Narrow Results Clear All
- Communication Improvement 5
- Education and Training
- Error Reporting and Analysis
- Human Factors Engineering 1
- Legal and Policy Approaches 3
- Quality Improvement Strategies 4
- Specialization of Care 1
- Teamwork 1
- Technologic Approaches 1
- Identification Errors 5
- Medical Complications 4
- Medication Safety 1
- Psychological and Social Complications 2
- Surgical Complications
Search results for ""
Cases & Commentaries
- Web M&M
Richard A. Smith, DDS; July-August 2007
A patient underwent tooth extraction, but awoke from anesthesia and found that the wrong two teeth had been removed.
Journal Article > Study
Chan DK, Gallagher TH, Reznick R, Levinson W. Surgery. 2005;138:851-858.
This study evaluated the capacity of 30 academic surgeons to discuss error scenarios, such as wrong-side surgery and retained sponges, with standardized patients. Investigators analyzed the conversations and discovered that 57% of the surgeons used the word "error" or "mistake," but less than half offered a verbal apology. The authors conclude that significant gaps exist between how physicians disclose medical errors and what patients expect in such conversations, thereby generating a need for educational intervention. The same authors previously wrote a commentary calling for professional action in disclosure of medical errors.
Levine S. Washington Post. July 18, 2006:B01.
This article reports on the efforts of one woman, whose mother was severely burned during a tracheostomy, to educate others about and reduce the risk of surgical fires.
Web Resource > Multi-use Website
American Society of Anesthesiologists Committee on Professional Liability.
This Web site supports a project on understanding patient awareness during surgery and provides materials to consumers and clinicians about the problem.
Kowalczyk L. Boston Globe. October 26, 2007;Metro section:1A.
This article investigates the causes of surgical errors reported in recent years by Massachusetts hospitals, and identifies team training and instrument bar-coding as solutions for improvement.
ASQ Quarterly Quality Report. Milwaukee, WI: American Society of Quality; October 2008.
This report describes strategies for health care institutions to prevent never events, based on results of a 2008 survey of quality professionals.
National Patient Safety Agency. London, UK: National Reporting and Learning Service; 2009.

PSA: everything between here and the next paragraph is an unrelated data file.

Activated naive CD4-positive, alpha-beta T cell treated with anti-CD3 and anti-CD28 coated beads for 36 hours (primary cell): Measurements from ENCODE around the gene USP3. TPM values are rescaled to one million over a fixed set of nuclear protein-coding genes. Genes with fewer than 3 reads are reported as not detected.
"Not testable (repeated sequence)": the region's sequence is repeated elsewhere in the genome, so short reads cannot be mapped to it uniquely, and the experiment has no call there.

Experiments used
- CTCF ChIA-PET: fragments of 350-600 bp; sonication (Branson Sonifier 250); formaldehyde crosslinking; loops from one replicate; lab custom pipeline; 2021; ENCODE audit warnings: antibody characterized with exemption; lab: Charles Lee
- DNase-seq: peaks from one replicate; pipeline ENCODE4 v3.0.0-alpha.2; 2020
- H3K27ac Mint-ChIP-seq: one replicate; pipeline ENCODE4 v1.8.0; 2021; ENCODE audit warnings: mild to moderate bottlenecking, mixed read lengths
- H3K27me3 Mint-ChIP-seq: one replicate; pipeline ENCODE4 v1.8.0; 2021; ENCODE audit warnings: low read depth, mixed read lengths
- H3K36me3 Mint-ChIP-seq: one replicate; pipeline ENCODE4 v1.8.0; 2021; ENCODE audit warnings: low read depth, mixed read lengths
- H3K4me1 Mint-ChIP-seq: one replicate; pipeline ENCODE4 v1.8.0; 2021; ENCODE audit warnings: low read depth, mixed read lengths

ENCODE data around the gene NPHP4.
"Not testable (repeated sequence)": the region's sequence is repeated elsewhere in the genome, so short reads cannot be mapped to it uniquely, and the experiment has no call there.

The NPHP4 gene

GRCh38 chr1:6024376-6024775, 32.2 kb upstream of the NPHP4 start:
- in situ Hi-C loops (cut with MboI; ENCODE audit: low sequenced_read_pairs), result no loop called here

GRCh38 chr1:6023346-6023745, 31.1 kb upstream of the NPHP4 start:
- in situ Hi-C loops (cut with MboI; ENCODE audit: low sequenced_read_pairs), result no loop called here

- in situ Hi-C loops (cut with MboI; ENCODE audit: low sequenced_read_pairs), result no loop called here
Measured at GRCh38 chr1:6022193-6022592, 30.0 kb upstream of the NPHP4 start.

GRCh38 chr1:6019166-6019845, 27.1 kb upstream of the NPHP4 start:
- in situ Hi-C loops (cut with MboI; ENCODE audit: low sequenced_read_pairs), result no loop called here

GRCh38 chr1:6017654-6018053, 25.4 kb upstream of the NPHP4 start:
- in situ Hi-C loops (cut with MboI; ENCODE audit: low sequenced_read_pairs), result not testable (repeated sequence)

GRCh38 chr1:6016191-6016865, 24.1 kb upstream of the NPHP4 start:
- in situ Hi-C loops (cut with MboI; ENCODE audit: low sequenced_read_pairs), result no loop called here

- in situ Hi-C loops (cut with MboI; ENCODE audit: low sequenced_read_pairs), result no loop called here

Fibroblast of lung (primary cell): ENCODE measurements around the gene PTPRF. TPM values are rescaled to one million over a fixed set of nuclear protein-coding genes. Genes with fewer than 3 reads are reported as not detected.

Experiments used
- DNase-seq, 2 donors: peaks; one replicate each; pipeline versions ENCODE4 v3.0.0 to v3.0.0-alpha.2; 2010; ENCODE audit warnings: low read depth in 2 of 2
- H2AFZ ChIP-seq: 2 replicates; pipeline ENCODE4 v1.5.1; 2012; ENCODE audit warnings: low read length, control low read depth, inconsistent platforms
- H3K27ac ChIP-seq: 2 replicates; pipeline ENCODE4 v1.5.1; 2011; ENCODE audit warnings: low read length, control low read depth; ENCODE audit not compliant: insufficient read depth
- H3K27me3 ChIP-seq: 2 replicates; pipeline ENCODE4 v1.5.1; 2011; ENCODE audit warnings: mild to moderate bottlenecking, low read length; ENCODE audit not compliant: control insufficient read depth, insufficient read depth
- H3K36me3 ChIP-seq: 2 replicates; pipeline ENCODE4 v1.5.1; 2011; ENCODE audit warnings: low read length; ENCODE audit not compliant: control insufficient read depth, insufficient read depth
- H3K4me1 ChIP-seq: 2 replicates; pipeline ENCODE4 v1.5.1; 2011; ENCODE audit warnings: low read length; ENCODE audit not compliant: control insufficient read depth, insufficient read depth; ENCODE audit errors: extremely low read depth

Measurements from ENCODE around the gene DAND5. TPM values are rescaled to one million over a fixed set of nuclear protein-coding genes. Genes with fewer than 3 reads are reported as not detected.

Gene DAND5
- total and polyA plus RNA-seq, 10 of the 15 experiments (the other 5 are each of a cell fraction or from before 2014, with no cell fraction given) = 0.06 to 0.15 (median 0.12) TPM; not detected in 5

This report from the United Kingdom is intended to guide Primary Care Trusts in implementing never events policies for 2009-2010.
Journal Article > Study
Neily J, Mills PD, Eldridge N, et al. Arch Surg. 2009;144:1028-1034.
Wrong-patient and wrong-site surgeries are considered never events, as they are devastating errors that arise from serious underlying safety problems. This study used Veterans Administration data to analyze the broader concept of "incorrect" surgical procedures, including near misses and errors in procedures performed outside the operating room (for example, in interventional radiology). Root cause analysis was used to identify underlying safety problems. Errors occurred in virtually all specialties that perform procedures. The authors found that many cases could be attributed in part to poor communication that may not have been addressed by preoperative time-outs; for example, several cases in which surgical implants were unavailable would have required communication well before the day of surgery. The authors argue for teamwork training based on crew resource management principles to address these serious errors.
Altman LK. New York Times. December 11, 2001;1:1.
This news piece reports on wrong-site and wrong-patient surgery and describes efforts to prevent surgical errors following a Joint Commission sentinel event alert on the topic.
Legislation/Regulation > Sentinel Event Alerts
Sentinel Event Alert. October 17, 2013;(51):1-5.
Sentinel event alerts are issued periodically by The Joint Commission to identify common or emerging patient safety problems and provide organizations with approaches for addressing these issues. A retained foreign object (RFO)—surgical materials or equipment unintentionally left in a patient's body after completing the operation—is a never event that can have serious clinical consequences. Despite being long recognized as a critical—and preventable—error, RFOs continue to occur, with nearly 800 cases being reported to The Joint Commission between 2005 and 2012. This alert makes several recommendations to help prevent RFOs, including focusing on enhancing the reliability of the traditional manual count of instruments and materials used during a procedure, improving safety culture in the operating room through interventions (e.g., teamwork training), and investigating technological approaches (e.g., bar coding of surgical sponges) to ease identification of potentially missing objects before patients are harmed.